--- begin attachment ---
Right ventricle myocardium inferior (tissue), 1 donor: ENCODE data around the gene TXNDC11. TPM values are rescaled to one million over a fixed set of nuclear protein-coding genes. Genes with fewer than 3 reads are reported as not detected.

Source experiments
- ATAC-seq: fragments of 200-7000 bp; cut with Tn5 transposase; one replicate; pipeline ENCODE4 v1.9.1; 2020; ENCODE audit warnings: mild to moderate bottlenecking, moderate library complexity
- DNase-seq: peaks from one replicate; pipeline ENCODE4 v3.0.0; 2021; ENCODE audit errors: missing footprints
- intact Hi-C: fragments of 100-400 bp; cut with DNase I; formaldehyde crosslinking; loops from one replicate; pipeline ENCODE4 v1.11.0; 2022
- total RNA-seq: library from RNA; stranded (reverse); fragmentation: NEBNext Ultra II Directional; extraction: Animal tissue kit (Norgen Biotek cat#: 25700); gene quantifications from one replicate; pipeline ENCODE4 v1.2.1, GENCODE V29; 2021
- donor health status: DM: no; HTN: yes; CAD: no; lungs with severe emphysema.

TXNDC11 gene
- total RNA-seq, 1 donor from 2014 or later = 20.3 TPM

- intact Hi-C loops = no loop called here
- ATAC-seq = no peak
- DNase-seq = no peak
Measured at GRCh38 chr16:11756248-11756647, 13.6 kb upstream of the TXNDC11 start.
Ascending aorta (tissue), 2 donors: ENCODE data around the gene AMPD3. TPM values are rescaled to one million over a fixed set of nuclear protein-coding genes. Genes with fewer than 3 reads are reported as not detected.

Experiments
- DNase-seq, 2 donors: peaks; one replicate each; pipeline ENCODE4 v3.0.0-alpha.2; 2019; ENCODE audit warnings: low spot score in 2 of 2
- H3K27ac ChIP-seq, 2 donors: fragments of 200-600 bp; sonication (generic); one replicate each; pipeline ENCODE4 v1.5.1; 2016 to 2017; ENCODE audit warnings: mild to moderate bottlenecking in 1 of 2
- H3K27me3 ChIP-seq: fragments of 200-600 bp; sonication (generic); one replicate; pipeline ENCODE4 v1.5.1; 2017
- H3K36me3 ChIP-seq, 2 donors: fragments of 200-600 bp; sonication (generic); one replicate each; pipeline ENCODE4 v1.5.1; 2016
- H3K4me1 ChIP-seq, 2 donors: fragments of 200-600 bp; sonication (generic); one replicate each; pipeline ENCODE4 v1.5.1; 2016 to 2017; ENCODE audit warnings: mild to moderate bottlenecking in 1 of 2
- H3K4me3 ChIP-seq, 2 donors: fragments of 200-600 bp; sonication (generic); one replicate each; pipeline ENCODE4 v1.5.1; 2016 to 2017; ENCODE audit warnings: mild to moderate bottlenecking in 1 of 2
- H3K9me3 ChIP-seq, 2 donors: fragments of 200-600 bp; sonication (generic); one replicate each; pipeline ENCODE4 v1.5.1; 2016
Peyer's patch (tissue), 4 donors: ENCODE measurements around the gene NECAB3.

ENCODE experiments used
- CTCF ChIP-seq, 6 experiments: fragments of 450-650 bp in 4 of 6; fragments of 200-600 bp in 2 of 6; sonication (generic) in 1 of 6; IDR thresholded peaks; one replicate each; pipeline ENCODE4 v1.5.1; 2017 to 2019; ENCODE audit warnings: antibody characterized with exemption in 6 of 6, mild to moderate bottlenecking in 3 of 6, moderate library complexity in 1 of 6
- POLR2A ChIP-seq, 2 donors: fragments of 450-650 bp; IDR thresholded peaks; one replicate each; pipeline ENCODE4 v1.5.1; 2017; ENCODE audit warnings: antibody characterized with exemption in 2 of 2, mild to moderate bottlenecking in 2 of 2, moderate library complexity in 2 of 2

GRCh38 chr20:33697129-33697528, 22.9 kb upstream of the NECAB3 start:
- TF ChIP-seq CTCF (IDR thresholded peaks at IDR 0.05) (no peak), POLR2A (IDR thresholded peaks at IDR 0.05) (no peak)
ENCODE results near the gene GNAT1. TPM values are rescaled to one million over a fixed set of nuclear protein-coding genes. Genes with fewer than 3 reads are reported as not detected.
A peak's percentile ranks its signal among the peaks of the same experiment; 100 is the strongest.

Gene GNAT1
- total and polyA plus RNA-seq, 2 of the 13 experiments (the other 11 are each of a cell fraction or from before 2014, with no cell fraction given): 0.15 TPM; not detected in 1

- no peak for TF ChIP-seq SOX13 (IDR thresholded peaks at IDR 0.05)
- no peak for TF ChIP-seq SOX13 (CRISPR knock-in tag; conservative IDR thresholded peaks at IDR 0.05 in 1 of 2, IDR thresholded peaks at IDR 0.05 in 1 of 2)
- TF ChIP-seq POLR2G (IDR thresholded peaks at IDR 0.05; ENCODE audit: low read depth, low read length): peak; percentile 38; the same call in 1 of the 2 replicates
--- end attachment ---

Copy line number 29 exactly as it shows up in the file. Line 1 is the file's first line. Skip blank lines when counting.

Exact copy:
ENCODE results near the gene GNAT1. TPM values are rescaled to one million over a fixed set of nuclear protein-coding genes. Genes with fewer than 3 reads are reported as not detected.